"Scripture is not designed so that we should parrot it but that as free children of God we should think his thoughts after him. But then all so-called presuppositionlessness and objectivity are impossible. So much study and reflection on the subject is bound up with it that no person can possibly do it alone. That takes centuries. To that end the church has been appointed and given the promise of the Spirit's guidance into all truth. Whoever isolates himself from the church, i.e., from Christianity as a whole, from the history of dogma in its entirety, loses the truth of the Christian faith. That person becomes a branch that is torn from the tree and shrivels, an organ that is separated from the body and therefore doomed to die.... For just as the Son of God become truly human, so also God's thoughts, incorporated in Scripture, become flesh and blood in the human consciousness. Dogmatics is and ought to be divine thought totally entered into and absorbed in our human consciousness, freely and independently expressed in our language, in its essence the fruit of centuries, in its form contemporary."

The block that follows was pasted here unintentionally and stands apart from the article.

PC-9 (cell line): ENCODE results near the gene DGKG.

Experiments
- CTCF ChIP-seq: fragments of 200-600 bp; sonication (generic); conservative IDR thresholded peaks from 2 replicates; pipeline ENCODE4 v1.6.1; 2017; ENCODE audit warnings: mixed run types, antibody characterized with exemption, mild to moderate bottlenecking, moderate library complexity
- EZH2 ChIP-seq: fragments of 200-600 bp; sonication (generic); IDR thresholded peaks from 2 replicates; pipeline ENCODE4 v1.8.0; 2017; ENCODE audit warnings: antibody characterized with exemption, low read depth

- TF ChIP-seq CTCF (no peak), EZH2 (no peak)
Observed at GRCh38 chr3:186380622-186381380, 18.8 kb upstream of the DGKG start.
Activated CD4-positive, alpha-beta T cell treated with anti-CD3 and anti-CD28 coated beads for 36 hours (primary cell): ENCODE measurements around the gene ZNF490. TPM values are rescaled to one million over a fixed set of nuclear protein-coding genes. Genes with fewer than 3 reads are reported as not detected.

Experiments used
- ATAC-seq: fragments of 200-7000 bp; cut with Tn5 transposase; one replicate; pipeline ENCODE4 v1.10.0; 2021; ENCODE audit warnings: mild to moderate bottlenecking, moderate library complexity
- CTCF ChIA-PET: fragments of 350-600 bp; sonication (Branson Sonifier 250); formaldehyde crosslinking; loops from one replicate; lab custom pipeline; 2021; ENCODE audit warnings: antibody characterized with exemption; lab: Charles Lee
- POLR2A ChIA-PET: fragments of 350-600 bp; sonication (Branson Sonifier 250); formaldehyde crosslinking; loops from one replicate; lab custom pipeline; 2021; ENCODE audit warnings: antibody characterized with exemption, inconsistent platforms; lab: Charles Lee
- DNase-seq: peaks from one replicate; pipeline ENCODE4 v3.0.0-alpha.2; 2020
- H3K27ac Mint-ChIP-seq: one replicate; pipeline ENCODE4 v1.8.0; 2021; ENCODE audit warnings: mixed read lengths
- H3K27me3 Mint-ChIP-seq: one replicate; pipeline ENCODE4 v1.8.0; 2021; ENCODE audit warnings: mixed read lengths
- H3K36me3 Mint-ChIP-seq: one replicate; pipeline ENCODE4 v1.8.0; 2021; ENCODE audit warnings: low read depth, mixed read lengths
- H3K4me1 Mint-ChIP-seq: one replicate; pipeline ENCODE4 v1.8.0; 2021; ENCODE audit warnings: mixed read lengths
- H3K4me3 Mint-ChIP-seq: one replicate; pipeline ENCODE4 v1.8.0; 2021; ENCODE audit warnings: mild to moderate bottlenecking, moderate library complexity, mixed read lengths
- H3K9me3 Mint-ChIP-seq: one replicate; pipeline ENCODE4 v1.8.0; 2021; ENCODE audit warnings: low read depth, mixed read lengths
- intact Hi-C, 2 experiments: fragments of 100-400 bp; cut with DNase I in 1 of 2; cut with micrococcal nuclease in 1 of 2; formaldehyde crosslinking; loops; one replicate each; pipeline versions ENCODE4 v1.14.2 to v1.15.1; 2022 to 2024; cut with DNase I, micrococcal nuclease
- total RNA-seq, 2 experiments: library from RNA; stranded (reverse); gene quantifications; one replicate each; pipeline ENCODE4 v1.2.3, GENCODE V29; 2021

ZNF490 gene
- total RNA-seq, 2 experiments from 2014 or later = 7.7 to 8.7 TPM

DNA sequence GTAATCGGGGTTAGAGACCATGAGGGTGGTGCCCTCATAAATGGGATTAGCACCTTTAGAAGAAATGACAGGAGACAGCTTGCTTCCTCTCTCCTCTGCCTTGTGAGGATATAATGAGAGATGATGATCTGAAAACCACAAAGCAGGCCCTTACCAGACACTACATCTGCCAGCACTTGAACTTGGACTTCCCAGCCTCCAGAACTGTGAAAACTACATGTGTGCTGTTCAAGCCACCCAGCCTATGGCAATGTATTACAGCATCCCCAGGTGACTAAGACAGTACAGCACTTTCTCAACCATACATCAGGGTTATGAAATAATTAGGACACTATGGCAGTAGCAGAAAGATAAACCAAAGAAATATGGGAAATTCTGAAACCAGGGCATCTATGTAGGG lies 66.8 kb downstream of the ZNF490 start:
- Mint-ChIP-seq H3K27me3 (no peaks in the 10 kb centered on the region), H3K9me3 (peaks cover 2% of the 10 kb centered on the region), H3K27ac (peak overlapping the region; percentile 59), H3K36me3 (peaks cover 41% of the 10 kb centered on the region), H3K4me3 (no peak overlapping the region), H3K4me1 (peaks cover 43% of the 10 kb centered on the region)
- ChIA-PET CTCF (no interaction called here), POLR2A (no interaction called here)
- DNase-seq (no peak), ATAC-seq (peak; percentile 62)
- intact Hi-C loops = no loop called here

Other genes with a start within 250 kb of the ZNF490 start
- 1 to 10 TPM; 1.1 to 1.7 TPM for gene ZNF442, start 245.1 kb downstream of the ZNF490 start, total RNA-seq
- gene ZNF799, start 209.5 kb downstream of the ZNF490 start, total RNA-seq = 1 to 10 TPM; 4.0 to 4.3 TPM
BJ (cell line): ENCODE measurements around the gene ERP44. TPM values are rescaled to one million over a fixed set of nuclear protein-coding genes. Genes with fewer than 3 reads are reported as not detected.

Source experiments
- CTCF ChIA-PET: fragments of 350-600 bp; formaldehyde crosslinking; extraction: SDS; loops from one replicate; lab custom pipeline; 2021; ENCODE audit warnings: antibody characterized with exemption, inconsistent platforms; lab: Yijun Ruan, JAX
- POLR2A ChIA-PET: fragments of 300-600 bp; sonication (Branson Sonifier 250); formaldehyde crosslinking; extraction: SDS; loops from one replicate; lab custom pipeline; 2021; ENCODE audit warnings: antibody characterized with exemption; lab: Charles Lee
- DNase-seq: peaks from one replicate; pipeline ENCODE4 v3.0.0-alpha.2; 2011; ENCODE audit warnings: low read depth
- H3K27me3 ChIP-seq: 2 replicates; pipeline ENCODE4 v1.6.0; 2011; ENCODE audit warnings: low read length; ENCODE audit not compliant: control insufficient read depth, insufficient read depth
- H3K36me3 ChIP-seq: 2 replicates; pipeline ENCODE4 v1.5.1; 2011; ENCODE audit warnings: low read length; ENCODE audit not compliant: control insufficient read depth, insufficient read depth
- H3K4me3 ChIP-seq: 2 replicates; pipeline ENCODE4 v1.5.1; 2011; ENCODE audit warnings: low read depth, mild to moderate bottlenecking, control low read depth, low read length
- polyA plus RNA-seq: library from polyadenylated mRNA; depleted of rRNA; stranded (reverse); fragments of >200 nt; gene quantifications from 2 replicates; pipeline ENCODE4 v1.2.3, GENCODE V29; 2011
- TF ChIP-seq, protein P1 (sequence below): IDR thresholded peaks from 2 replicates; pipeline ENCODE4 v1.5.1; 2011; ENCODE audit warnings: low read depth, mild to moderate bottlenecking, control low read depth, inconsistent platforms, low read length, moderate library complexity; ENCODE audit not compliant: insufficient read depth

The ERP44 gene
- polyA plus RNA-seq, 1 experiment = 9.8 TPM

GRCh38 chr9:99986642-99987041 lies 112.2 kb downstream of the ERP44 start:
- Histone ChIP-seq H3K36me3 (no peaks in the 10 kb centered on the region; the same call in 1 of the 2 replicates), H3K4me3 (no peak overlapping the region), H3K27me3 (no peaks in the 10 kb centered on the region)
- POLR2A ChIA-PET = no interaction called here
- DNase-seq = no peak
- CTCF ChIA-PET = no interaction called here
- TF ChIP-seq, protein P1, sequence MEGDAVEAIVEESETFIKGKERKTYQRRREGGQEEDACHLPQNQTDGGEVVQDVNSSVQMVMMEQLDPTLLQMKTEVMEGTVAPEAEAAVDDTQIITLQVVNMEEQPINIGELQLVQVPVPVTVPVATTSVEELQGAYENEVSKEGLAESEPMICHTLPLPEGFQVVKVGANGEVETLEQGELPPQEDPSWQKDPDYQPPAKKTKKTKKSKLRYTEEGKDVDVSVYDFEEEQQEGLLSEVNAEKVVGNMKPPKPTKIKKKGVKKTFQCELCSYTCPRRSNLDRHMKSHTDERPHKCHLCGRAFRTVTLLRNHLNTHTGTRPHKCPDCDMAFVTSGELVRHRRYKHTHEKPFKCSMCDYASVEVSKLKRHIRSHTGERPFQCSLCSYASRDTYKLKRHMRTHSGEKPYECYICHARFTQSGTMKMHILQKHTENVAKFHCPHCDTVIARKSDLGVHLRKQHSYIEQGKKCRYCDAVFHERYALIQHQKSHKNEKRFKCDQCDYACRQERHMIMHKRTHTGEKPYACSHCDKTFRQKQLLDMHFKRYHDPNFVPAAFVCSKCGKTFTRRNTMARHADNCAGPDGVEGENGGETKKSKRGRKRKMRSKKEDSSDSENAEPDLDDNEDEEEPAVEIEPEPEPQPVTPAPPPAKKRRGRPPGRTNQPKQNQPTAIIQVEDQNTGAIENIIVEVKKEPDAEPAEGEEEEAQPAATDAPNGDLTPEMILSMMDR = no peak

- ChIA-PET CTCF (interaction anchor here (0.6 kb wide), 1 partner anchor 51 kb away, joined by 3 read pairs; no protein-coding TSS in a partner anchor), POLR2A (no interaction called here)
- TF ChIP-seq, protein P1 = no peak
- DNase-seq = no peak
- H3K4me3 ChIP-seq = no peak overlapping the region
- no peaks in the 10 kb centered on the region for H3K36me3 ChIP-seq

"It is not apart from the existing churches but through them that Christ prepares for himself a holy, catholic church. Nor is it apart from the different ecclesiastical dogmas but through them that the unity of the knowledge of God is prepared and realized. In the same way the dogmatician will best be able to work fruitfully for the purification and development of the religious life and the confession of his church.... This significance of the church for theology and dogmatics is grounded in the link that Christ himself forged between the two." 
 Herman Bavinck, Reformed Dogmatics, Vol. 1, (John Bolt [ed.] & John Vriend [trans.]), (Grand Rapids: Baker Academic, 2003), 83.
 Ibid., 84.